In an otherwise fine article at WattsUpwithThat.com, Ari Halperin writes:
For some time, the subject [of the residence time of anthropogenic carbon dioxide in the atmosphere] was surrounded by confusion, created by sloppy definitions and evasive statements in IPCC assessment reports. There was a mix-up between the residence time of a CO2 molecule in the atmosphere and the rate of change of the surplus CO2 concentration. The residence time (~5 years) is of little interest, except as an indication of quick carbon turnaround. The true subject of interest is the rate of change of the surplus carbon concentration in the atmosphere. Another issue was the link between CO2 concentration and temperature. On the geological timescale, the rise in CO2 concentration tends to follow the temperature rise, concurring with a hypothesis that the latter causes the former. Nevertheless, such an effect is not significant on the multi-decadal scale. CO2 concentration in the atmosphere grows mostly because of anthropogenic release of CO2 through fossil fuels combustion and land use changes.
What’s wrong with that paragraph? Nothing that isn’t wrong with a vast amount of writing by climate realists: the inadvertent embrace of the misleading language of climate alarmists. Halperin refers to “the residence time of a CO2 molecule in the atmosphere and the rate of change of the surplus CO2 concentration,” which is accurate language, but then he refers to “the rate of change of the surplus carbon concentration in the atmosphere,” which is inaccurate language—and it plays right into the hands of climate alarmists.
To gin up public panic, climate alarmists routinely call carbon dioxide “carbon.” Of course that’s simply horrendous chemistry. Carbon is an element, sixth on the Periodic Table. As fine particles of dust, we call it soot, and, inhaled sufficiently, it’s dangerous, causing upper respiratory diseases. Carbon dioxide is a molecule consisting of one atom of carbon and two atoms of oxygen. In the atmosphere, it is a gas—odorless, colorless, tasteless, and, except at very high concentrations (above ~30,000 ppmv, depending on length of exposure; the global atmospheric concentration now is ~400 ppmv, and human breath exhaled is typically ~40,000 ppmv) for long periods, nontoxic. It is essential to photosynthesis and animal respiration (its elevation in the bloodstream triggering autonomic exhalation), and the more of it there is in the atmosphere, the better plants grow, making more food for everybody.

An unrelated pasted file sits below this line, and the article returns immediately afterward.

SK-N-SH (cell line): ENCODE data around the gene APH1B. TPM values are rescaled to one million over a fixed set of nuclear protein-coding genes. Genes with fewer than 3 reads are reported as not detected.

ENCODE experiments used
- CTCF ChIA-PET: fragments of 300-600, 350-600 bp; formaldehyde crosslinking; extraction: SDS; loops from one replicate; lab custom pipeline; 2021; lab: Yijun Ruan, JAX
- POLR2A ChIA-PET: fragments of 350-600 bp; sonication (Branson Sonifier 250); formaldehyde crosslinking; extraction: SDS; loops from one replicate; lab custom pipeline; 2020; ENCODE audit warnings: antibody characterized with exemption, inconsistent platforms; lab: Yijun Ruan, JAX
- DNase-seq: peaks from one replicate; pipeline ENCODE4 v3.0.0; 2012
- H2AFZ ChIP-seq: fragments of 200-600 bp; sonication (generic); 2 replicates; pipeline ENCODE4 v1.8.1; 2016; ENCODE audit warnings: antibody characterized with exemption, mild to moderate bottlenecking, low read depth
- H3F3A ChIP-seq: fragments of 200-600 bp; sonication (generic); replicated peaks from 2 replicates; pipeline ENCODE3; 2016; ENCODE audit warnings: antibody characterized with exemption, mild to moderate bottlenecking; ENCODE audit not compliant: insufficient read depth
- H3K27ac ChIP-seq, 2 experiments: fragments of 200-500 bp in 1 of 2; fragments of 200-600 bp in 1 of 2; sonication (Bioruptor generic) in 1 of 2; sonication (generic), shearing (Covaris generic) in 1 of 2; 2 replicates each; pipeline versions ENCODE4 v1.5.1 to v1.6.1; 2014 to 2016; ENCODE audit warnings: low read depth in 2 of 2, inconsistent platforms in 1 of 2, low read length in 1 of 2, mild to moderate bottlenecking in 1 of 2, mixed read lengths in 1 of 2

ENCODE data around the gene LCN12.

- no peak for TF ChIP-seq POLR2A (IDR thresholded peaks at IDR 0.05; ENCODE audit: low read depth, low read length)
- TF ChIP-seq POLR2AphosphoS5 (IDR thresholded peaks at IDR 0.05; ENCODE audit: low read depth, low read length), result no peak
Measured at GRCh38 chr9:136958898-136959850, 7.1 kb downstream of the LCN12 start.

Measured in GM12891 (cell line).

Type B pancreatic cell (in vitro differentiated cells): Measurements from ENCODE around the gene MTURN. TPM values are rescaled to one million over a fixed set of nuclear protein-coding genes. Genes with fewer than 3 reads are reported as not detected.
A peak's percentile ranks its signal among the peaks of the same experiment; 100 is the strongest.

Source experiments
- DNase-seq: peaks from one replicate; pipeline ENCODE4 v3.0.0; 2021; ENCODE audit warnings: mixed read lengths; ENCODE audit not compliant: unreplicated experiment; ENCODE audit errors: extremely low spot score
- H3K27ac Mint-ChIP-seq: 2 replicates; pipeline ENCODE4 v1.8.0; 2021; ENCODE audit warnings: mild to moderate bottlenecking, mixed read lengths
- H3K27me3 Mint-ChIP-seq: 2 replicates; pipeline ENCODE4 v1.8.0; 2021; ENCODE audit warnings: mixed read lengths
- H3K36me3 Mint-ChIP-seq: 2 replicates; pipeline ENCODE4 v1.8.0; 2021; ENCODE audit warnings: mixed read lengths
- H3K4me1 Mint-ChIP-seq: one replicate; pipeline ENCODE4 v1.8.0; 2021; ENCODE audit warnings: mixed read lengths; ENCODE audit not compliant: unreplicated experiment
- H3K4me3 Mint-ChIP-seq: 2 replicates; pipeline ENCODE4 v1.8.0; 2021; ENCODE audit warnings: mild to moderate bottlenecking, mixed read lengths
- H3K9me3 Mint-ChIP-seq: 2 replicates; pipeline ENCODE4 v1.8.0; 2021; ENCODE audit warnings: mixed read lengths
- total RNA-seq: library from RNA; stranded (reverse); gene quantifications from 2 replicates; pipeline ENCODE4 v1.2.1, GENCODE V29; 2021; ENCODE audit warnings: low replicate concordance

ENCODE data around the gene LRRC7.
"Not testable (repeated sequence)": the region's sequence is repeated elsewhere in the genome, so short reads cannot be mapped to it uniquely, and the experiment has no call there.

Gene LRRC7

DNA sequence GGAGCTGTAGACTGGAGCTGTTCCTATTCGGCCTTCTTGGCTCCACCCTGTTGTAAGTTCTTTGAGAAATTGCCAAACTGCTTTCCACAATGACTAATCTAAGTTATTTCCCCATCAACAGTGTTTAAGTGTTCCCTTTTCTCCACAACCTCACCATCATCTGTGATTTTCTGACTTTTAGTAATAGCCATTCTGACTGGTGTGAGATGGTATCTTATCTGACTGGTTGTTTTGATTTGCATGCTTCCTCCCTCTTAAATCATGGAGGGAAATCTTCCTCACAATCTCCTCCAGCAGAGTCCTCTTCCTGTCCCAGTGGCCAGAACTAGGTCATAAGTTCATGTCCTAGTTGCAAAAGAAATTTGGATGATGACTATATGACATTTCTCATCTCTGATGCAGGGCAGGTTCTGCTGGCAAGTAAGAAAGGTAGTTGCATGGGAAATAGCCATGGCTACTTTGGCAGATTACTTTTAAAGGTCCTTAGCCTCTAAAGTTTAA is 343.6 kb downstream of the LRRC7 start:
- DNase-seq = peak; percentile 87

So by calling carbon dioxide “carbon,” the alarmists fool people. They raise specters of black soot that’s truly dangerous to health. Then they speak of a “carbon tax,” or “carbon footprint,” or reducing “carbon emissions” or “carbon pollution,” and the unwary public duly salivates—despite the fact that all those photos of clouds of “smoke” billowing out of the “smokestacks” of power plants shown when climate alarmists warn about all the “carbon” spewing into the atmosphere actually show no carbon dioxide at all (because it’s invisible), but almost entirely condensing water vapor—which, like carbon dioxide, is quite welcome to plants.
So here’s a call for climate realists to eschew forever the shorthand “carbon” when we mean “carbon dioxide.” Whenever we quote the alarmists using the term that way, we should follow it with [sic; actually carbon dioxide, an odorless, colorless, nontoxic gas essential to plant photosynthesis and animal respiration] the first time, and [sic; actually carbon dioxide] every following time in the same article. I know, I know, that might seem pedantic. But we need to do this to drum out of the public’s mind (as the alarmists have drummed into it) the false equation of carbon and carbon dioxide, and drum into its mind (as they’ve drummed out of it) the true distinction between the two.
Featured image courtesy of thewritingzone, Creative Commons.